Trinity 5

"Called In Two Kingdoms"

St. Luke 5.1-11

Rev. Jacob Sutton, Pastor

+ In the Name of Jesus +

Then when Jesus had finished speaking, He spoke to Simon: “Put out into the deep water and let down your nets for a catch.”

Then answering Simon said: “Teacher, through all the night we have toiled to take nothing. Nevertheless, at your word, I will let down the nets.”

Jesus of Nazareth, son of a carpenter, itinerant roving rabbi preacher, albeit with large crowds following Him, tells Simon Peter, veteran Sea of Galilee fisherman with his own fleet of boats, how to do his vocation. He tells Simon to fish in the wrong place (the deep), at the wrong time (during the day) – and worse, after Simon and his fellow fishermen had finished cleaning and untangling their empty nets from a night of fruitless fishing. It would be like me going to the Bass Master’s Classic and telling the pro fishermen to fish with no bait, no tackle, just drag an empty hook on the end of the line and hope for a fish to latch on.

Now, when anyone tells us how to do something, even when we respect the person telling us, our fallen hard hearts naturally rebel and want to claim we know better. Especially if it goes against my experiences in life. The thought had to cross Peter’s mind: this cannot possibly work, I don’t believe it can work, why does Jesus give me this stupid command? I’m not going to catch fish this way. Teacher, through all the night we have toiled to take nothing…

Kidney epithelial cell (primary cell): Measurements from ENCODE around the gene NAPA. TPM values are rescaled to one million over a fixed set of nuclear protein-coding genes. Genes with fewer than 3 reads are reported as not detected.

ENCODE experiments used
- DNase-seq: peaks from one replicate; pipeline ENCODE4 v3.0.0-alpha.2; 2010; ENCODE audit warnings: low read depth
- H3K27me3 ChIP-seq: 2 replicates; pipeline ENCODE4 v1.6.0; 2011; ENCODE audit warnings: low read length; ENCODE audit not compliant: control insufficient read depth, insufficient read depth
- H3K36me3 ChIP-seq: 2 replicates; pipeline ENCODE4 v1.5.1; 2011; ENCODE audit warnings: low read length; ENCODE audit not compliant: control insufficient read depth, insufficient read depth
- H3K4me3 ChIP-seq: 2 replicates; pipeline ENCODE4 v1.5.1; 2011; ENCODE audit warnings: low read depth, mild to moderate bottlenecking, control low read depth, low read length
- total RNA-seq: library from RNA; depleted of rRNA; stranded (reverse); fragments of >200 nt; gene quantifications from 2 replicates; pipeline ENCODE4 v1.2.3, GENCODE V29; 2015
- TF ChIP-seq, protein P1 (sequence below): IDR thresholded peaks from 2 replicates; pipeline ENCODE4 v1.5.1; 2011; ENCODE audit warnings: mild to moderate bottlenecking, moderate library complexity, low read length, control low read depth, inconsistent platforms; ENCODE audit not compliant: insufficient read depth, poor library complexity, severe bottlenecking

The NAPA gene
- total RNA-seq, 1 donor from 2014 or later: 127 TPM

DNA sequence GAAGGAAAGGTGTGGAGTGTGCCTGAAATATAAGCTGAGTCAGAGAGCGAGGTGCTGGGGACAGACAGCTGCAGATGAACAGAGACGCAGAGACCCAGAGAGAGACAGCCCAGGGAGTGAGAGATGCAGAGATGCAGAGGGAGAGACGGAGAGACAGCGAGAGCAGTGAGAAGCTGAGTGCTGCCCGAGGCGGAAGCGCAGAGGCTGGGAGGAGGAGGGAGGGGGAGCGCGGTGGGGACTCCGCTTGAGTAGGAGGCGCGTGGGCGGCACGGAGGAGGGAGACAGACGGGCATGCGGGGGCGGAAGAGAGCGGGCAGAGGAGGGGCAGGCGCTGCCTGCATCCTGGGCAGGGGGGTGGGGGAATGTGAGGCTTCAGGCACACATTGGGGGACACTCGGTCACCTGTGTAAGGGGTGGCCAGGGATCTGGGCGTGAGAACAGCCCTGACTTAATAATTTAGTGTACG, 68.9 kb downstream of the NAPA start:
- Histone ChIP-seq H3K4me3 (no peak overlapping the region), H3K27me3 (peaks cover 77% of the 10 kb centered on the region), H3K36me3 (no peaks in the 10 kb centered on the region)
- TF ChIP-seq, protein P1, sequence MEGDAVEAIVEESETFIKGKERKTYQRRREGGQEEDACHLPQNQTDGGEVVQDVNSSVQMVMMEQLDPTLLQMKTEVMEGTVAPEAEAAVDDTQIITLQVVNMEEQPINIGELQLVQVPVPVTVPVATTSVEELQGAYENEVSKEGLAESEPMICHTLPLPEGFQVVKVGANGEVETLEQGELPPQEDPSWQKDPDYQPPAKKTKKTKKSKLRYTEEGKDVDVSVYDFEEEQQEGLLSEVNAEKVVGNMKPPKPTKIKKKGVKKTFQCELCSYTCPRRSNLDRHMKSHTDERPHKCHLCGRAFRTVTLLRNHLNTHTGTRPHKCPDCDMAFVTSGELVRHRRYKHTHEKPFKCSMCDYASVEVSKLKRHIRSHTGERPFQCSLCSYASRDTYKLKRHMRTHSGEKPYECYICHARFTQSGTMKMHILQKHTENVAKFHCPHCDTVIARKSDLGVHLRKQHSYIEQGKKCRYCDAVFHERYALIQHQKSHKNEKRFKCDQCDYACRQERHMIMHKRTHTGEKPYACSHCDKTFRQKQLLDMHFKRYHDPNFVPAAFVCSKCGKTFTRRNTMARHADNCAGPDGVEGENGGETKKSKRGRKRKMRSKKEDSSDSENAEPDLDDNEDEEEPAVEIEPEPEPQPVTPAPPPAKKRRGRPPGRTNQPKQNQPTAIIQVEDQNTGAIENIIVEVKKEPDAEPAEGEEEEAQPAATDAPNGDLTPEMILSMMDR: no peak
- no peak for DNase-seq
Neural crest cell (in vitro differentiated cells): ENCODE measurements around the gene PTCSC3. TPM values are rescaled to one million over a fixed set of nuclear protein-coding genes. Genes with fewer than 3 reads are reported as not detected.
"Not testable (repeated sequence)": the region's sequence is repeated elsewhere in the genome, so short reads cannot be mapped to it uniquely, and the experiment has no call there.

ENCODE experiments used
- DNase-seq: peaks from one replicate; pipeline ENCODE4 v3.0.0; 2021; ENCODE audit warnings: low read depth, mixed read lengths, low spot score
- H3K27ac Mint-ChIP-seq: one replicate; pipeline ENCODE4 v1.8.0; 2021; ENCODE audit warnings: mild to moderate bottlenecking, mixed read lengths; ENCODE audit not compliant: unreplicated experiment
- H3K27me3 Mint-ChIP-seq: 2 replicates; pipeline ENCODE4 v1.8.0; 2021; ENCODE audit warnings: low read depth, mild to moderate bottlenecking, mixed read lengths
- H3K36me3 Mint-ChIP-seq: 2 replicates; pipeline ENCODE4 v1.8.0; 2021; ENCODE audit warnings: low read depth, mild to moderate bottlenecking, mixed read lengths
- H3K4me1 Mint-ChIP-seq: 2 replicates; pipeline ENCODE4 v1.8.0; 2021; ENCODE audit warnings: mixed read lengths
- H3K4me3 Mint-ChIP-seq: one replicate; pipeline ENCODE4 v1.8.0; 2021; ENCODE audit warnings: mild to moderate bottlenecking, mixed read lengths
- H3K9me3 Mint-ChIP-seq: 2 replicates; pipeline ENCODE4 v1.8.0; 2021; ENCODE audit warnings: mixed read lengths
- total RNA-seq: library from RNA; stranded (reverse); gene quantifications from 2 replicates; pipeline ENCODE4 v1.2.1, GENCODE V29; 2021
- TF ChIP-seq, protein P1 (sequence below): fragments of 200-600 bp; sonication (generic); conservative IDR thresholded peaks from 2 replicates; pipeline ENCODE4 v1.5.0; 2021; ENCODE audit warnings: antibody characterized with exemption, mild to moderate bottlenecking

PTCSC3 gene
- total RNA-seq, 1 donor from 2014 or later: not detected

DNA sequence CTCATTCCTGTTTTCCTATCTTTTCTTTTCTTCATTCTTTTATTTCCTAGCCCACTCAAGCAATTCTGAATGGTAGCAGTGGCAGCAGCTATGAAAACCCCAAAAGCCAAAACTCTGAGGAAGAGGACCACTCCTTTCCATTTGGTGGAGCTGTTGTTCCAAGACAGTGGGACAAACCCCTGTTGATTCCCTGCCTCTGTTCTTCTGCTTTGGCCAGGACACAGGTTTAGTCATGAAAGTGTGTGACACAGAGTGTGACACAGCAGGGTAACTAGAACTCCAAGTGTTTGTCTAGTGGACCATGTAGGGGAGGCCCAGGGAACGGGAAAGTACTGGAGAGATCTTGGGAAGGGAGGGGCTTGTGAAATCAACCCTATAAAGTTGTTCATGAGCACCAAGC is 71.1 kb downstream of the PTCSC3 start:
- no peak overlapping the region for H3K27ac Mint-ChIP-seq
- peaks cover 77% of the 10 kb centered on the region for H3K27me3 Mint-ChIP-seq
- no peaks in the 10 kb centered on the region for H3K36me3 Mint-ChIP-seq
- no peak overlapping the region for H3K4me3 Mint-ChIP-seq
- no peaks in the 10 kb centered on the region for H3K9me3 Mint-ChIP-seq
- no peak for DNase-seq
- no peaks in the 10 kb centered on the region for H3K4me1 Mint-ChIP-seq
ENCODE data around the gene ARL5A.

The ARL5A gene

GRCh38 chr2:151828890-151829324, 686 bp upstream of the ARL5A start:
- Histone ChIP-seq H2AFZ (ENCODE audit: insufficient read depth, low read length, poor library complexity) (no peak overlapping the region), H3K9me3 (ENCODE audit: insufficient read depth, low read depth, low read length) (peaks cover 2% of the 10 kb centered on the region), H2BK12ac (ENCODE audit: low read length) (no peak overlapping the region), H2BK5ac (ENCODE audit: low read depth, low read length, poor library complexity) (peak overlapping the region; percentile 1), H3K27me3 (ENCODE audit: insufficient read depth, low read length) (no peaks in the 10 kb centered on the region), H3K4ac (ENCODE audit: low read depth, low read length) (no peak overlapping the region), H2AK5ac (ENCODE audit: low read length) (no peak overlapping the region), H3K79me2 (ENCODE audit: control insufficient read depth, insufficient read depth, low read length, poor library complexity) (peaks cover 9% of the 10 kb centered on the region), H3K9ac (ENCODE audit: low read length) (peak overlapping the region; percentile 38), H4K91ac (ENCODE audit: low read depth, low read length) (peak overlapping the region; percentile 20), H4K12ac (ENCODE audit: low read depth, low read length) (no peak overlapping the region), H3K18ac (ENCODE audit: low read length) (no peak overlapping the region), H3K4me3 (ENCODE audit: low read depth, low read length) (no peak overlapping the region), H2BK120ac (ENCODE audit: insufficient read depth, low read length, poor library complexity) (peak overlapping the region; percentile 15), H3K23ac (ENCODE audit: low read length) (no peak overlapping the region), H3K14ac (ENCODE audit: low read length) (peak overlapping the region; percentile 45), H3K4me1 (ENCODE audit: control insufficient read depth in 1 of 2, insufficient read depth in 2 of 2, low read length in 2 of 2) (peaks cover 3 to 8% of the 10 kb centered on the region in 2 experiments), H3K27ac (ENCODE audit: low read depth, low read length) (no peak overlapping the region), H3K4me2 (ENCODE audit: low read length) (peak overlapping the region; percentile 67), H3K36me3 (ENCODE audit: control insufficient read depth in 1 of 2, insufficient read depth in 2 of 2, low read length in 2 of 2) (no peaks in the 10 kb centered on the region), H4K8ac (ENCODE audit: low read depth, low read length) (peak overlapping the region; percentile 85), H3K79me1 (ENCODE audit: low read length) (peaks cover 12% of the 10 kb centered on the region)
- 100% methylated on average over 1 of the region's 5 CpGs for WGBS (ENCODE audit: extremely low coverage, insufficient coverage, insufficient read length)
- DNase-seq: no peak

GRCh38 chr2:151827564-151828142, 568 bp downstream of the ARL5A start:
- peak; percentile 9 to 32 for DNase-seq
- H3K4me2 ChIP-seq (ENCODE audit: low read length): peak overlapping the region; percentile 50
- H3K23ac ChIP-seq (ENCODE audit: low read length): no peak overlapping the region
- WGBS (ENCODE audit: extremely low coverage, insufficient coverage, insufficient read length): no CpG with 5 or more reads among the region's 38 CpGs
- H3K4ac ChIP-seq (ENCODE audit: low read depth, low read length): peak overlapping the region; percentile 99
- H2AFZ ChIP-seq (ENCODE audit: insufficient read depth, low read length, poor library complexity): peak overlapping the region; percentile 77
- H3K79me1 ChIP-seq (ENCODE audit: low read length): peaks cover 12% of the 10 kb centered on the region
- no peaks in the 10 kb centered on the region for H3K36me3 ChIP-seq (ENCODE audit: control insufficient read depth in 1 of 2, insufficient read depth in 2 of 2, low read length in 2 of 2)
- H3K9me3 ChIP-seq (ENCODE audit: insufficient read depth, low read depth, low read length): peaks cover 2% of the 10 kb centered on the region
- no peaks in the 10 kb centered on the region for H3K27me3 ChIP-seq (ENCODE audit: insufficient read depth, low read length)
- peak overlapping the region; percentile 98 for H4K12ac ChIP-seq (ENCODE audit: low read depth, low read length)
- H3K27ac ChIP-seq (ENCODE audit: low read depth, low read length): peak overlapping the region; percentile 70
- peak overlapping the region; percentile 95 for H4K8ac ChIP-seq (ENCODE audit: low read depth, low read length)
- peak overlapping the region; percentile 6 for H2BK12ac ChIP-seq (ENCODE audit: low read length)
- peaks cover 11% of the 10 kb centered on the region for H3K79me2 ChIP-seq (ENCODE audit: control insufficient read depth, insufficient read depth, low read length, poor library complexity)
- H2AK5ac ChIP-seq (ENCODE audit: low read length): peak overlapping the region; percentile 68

Jesus still tells us to carry out our vocations in a certain way, today. Preach my Word, he says to pastors, and teach my Word, when it’s popular and when it’s not. Give the Sacraments in my name, says the Lord. The Holy Spirit and the angels at the end of time will gather a harvest, He says. But Jesus – why do you give what seem to be fruitless commands, on their face, is there not some method, some trick to catching fish I should try? Why does Jesus give such simple minded commands? No one catches fish that way!

Jesus tells men and women to carry out their family vocations in certain ways too. Wait for sexual intercourse until marriage, and keep the one flesh union for the procreation of children to raise to God’s glory within the bond of marriage. Raise up children to God’s glory and teach them God’s Word at all times. Trust God for daily bread even if it seems to be lacking. But isn’t there better ways the world approves of and promotes? Why does Jesus give such old fashioned, backward commands? No one catches fish that way!

A longtime and well known Christian author of many books just this week said much the same thing regarding homosexual behavior and other such sins – he’s given in to what the world has constantly told him and all of us, so he decides with the culture to accept that which God says in Scriptures is not acceptable. To paraphrase the author Eugene Peterson, “The world catches fish this new way now, so it must be okay with God, even though I know what the Bible actually says…” Jesus, he was essentially saying, ought not to tell him how to fish anymore from that antiquated thing called the Bible.

You get the point. We cannot stop those thoughts from rising up in our hearts, infected by sin as our hearts are. But by the power of the Holy Spirit, living as baptized children of God, we can control what we say; we can confess back what God’s Word says and hold fast to His truth. We can say what is true, even if we don’t “feel” it on the inside, even if our eyes and ears tuned to the images and voices of this world try to deceive us into believing otherwise.